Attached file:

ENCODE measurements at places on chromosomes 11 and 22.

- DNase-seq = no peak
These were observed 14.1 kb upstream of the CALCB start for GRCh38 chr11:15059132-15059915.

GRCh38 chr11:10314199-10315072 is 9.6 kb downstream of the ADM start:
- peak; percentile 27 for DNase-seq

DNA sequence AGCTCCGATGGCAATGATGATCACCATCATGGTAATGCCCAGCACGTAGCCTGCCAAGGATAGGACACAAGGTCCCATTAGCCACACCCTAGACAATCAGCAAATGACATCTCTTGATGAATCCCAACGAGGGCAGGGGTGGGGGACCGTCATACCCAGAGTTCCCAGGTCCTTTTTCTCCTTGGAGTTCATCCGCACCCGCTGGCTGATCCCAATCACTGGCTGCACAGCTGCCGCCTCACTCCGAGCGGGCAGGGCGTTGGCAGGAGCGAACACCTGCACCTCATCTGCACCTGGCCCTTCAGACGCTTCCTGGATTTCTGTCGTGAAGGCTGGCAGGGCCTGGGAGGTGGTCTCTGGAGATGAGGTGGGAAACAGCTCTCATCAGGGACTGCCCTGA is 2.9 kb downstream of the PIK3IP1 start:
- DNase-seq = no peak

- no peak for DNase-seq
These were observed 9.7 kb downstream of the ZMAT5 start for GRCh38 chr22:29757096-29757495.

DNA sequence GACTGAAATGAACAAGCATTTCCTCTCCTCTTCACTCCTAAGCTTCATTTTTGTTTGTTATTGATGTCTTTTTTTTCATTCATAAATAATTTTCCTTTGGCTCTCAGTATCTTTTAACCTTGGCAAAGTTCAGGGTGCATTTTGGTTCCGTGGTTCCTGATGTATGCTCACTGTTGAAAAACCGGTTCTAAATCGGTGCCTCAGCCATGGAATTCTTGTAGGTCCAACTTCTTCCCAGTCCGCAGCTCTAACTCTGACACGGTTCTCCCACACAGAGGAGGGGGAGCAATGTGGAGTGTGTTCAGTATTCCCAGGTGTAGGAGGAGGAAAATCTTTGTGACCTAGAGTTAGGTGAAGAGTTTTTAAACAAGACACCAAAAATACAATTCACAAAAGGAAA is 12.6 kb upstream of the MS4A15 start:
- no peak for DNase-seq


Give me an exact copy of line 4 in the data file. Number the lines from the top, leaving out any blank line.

GRCh38 chr11:10314199-10315072 is 9.6 kb downstream of the ADM start: